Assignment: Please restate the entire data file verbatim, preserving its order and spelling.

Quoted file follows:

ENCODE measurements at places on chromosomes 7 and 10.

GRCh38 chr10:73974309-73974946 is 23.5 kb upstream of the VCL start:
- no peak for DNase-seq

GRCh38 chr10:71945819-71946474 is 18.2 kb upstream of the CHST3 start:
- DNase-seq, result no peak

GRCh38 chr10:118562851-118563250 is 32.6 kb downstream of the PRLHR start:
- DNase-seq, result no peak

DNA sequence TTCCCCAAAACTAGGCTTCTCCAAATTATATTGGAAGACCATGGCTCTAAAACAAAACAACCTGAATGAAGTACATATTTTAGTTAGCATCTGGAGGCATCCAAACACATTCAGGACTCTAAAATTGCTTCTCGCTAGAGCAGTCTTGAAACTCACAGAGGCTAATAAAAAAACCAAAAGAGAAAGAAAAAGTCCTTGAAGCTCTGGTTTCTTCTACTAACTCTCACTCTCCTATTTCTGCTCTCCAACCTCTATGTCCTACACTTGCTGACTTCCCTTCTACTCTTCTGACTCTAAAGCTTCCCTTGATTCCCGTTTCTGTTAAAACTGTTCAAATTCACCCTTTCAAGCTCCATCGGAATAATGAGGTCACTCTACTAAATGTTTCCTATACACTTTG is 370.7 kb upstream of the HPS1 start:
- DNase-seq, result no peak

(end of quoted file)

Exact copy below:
ENCODE measurements at places on chromosomes 7 and 10.

GRCh38 chr10:73974309-73974946 is 23.5 kb upstream of the VCL start:
- no peak for DNase-seq

GRCh38 chr10:71945819-71946474 is 18.2 kb upstream of the CHST3 start:
- DNase-seq, result no peak

GRCh38 chr10:118562851-118563250 is 32.6 kb downstream of the PRLHR start:
- DNase-seq, result no peak

DNA sequence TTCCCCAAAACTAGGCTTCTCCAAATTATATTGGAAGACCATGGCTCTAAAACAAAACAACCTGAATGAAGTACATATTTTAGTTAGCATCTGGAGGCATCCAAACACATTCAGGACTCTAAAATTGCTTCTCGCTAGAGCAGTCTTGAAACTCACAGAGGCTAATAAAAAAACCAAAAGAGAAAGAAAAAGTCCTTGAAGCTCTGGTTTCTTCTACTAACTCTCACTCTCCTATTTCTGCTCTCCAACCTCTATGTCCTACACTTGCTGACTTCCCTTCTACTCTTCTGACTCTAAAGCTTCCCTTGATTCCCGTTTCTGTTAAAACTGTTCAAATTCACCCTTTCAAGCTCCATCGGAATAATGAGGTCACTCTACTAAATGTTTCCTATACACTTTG is 370.7 kb upstream of the HPS1 start:
- DNase-seq, result no peak